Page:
The basic camera shots are usually described in relation to a particular view and framing of a subject in a film, video scene or clip.The exact terminology varies between video production environments but the basic principles are the same.
Let's take a look at some of these basic principles so that you can shoot your video like the Pros do…!
If you are skillful… You can control the audience's attention and emotional response with proper framing and... in doing so... can make a much greater impact with your video production.
Now... let me make an important distinction here… When we're talking about the "camera shots" we are not talking about the "camera angles"… We are actually talking about how the shot is framed so that it has its intended effect on your audience!
So... The shots roughly break down into four categories:
They break down like this simply because that is what you see when you frame the subject or scene in your digital camera's or camcorder's viewfinder or LCD screen... And... More importantly... it is what your audience will see if you include the shot in your video or film.
The camera shots are all about "framing" the subject or scene. They are defined by how much of the subject or scene you show in your frame.
Framing the shot can be controlled in a few different ways...
For instance... A zoom lens (which virtually all digital video cameras and camcorders have) is a combination wide angle, normal and telephoto lens.
You change the angle of view and the perceived distance to the subject by zooming in to a narrow angle of view (telephoto) or zooming out to a wide angle of view.
By changing the distance to the subject or the focal length of your lens you control the framing of the subject… How large or small the subject appears in your viewfinder or LCD screen and ultimately on film or in the video. The framing of the subject gives the audience visual clues as to what they should be thinking and feeling about this scene as well as the perception of distance, location and space.
* You may use a long shot to give the audience your perception of vast distance or to orient them as to where the action is now taking place. The long shot can also be used as an establishing shot to orient your audience as far as location.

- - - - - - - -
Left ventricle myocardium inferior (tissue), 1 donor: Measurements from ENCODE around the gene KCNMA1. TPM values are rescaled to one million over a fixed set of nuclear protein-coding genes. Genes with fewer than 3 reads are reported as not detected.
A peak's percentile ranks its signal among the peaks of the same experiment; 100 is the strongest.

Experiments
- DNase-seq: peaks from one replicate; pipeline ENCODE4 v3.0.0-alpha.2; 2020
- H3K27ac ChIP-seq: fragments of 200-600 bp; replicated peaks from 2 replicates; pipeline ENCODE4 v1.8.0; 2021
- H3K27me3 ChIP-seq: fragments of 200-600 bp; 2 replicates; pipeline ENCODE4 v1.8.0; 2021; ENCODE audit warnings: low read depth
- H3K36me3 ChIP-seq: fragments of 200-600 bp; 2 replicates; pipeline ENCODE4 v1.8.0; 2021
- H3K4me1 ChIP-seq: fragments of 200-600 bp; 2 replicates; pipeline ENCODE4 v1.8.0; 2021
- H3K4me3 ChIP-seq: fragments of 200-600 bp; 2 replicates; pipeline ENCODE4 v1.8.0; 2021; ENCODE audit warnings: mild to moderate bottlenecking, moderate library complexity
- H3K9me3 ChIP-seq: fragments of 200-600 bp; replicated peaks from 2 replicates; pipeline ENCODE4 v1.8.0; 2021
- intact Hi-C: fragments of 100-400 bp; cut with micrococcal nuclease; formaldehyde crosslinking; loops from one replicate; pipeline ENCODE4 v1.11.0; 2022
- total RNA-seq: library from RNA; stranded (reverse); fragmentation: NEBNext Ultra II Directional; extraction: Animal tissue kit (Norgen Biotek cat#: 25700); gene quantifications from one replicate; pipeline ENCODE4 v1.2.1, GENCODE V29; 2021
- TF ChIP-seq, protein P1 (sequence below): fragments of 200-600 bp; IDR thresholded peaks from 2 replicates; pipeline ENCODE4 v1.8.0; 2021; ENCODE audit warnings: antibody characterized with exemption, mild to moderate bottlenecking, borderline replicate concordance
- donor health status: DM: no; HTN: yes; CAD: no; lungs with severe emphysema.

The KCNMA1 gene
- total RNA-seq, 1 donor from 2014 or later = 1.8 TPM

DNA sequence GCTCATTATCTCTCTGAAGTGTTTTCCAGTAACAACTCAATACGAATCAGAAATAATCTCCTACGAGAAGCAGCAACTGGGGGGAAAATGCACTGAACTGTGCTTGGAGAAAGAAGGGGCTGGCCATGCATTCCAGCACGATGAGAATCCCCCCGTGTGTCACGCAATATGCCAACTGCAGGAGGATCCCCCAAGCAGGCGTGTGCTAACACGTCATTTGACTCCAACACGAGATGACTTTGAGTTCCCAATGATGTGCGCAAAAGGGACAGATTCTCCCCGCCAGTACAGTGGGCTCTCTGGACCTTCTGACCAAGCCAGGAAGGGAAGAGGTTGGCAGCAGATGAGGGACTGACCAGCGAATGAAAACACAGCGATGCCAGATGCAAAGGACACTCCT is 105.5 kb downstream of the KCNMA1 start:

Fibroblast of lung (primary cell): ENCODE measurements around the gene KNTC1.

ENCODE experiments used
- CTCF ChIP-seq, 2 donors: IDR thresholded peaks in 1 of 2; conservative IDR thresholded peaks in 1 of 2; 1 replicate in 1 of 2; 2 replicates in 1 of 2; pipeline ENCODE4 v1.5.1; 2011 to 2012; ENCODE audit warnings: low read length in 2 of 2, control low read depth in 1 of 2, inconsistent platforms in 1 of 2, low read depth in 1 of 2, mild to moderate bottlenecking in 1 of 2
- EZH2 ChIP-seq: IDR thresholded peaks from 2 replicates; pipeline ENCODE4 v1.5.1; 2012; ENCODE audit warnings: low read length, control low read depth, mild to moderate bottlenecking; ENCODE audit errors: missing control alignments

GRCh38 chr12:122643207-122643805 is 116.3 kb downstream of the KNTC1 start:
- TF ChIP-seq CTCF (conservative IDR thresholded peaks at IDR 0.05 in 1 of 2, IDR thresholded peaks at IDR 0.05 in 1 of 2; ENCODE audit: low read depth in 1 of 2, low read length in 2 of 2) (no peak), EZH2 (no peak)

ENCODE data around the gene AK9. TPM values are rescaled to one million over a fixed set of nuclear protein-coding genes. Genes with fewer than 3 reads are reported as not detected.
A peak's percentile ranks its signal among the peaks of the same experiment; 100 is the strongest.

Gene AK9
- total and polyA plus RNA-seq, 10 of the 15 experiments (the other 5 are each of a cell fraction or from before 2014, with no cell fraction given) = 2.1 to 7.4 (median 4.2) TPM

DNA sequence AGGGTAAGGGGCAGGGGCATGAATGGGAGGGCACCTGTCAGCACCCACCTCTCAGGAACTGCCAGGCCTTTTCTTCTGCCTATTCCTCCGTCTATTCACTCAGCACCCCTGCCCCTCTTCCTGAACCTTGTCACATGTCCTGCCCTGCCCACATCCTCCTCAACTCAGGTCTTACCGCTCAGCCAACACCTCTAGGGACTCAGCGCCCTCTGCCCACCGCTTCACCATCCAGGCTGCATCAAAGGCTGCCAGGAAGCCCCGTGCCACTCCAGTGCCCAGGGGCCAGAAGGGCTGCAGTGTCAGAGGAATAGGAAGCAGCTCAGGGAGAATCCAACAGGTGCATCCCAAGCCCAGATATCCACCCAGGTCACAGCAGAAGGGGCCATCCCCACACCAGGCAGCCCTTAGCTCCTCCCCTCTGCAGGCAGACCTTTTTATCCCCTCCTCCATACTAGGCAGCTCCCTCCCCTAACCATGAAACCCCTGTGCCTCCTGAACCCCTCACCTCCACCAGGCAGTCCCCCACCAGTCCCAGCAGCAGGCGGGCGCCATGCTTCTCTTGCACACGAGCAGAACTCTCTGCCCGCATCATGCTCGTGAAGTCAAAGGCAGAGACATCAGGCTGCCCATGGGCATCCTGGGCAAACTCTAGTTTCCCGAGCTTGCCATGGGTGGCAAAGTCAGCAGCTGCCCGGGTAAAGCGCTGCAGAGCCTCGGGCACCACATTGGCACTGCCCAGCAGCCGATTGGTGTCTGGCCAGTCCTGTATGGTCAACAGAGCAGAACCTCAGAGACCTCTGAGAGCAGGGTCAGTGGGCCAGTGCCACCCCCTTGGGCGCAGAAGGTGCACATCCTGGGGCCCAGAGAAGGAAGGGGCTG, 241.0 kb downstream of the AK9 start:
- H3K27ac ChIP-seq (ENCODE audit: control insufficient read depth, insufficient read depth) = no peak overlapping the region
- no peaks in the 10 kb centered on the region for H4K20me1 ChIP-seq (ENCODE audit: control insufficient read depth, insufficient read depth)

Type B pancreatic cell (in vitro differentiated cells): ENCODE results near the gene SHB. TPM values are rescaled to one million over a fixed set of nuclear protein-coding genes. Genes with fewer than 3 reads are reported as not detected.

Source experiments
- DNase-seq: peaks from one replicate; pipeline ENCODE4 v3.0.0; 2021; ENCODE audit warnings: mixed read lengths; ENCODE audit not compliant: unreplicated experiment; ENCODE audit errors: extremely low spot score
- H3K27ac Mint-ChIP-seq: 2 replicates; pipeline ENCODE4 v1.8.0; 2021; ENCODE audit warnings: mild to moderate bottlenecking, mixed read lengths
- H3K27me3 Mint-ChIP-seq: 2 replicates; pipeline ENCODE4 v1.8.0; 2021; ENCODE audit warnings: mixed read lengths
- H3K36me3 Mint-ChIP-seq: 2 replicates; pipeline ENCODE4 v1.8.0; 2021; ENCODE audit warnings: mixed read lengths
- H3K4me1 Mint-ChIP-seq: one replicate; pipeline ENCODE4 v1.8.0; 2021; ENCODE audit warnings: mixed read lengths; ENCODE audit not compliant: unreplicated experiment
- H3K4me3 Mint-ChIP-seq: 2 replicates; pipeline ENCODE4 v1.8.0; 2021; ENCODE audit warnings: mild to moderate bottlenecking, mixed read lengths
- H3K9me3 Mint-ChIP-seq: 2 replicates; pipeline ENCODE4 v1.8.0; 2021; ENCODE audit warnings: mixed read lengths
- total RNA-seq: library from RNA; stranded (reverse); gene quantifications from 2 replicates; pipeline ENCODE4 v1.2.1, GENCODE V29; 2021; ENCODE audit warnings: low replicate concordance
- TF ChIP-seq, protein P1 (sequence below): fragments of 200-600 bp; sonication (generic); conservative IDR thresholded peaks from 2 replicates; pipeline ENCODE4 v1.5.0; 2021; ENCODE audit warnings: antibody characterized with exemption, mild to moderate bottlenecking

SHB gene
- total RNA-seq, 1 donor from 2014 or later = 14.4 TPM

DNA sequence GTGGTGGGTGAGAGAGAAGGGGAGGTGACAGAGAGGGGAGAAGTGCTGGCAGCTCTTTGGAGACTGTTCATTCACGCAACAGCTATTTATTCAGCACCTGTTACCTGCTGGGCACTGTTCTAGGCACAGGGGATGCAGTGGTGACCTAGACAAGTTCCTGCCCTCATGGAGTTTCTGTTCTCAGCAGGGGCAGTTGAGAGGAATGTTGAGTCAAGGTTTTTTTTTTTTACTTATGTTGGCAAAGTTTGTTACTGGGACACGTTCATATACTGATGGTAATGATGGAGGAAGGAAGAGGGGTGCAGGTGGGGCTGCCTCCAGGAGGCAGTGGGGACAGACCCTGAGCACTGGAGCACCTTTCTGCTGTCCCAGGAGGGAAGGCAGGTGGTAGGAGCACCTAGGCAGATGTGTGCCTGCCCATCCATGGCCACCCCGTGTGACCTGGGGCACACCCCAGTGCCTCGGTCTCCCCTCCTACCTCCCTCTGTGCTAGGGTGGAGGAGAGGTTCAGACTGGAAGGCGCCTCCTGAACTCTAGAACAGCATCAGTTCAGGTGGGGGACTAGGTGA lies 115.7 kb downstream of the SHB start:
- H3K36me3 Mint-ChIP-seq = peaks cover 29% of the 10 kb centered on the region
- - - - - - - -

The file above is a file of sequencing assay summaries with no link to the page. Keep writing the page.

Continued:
* A close-up on the subject can be used, in a tense moment, to heighten your audience's anxiety. This type of shot can really bring the audiences attention into the scene! You have to be careful however when using this shot as too many close-ups can disorient an audience as to the location of the scene.
* The extreme close-up shot is where you can get "up close and personal". A little goes a long way with his shot... It has to be used carefully but... If you use it at the right moment it can really snap the audiences attention right into the scene!
* You may use a medium shot to give your audience the feeling that they're sitting there right alongside the subject in the video or film. The medium shot is the "normal view" and gets the audience close enough to see the subject and the details of the scene clearly but... Far enough away to stay oriented in the surroundings and and know where the scene is taking place.
There is a "Convention" (a way in which something is usually done, especially within a particular area or activity) in the video, film and television industries that assigns names and guidelines to common types of shots and video production processes so that they are as standard as possible throughout the industry.
These conventions are often referred to as part of the “Grammar ” of video and film production and they cover the whole gamut of the video production process. These video production terms are part of the language that film and video producers speak. The exact terminology varies between video and film production environments but ... the basic principles and terms that we will go over here are the same.
The naming of each camera shot is done so that when you get into the production phase of the video or film (the actual filming)... the framing and composition of the camera shots are understood and can be agreed upon by all.
The camera person shooting
the film or video now knows how he or she is going to frame each shot in the
overall production... And can then go about planning what is needed to do this and the equipment that he must use.
If you're a home videographer you may not be using a storyboard and script (even though you should plan out your video is much as possible)... But… Just knowing the basic shots and how they can impact the video will help you to shoot much better shots that can then be edited into a much more interesting video production.
So… If you want to "speak the language" of film and video production... learning the basic shot types are a good place to start!
And... more importantly, of course...using the camera shots types when you shooting your video will help you produce much more interesting material... and... Your audience will love you for it!
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